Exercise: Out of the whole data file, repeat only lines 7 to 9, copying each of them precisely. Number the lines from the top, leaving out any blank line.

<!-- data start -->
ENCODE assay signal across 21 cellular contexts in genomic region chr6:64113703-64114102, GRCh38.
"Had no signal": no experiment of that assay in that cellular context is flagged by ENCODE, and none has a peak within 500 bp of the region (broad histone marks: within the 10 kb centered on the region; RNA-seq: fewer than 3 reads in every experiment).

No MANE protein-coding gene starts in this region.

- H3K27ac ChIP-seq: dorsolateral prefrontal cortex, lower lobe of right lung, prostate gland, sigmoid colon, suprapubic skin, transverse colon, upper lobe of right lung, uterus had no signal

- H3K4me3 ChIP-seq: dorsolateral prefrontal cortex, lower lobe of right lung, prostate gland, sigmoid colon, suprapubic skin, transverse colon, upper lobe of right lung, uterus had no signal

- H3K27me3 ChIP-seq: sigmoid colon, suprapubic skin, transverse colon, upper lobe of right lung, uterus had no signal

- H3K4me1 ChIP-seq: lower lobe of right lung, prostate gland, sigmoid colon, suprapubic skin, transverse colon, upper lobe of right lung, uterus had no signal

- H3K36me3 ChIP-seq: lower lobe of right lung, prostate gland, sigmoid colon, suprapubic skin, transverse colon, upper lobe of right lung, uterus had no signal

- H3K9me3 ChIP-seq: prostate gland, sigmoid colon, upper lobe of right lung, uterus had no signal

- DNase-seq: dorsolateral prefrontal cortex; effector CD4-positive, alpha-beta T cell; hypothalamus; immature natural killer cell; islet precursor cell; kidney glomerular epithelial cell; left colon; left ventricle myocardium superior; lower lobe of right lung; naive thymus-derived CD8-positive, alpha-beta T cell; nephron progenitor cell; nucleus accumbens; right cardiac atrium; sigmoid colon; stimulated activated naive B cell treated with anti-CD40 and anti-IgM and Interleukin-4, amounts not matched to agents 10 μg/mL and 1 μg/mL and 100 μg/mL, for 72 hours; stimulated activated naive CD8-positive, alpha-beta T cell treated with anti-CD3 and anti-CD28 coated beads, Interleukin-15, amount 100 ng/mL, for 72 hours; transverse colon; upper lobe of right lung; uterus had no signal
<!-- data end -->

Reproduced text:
- H3K4me1 ChIP-seq: lower lobe of right lung, prostate gland, sigmoid colon, suprapubic skin, transverse colon, upper lobe of right lung, uterus had no signal

- H3K36me3 ChIP-seq: lower lobe of right lung, prostate gland, sigmoid colon, suprapubic skin, transverse colon, upper lobe of right lung, uterus had no signal

- H3K9me3 ChIP-seq: prostate gland, sigmoid colon, upper lobe of right lung, uterus had no signal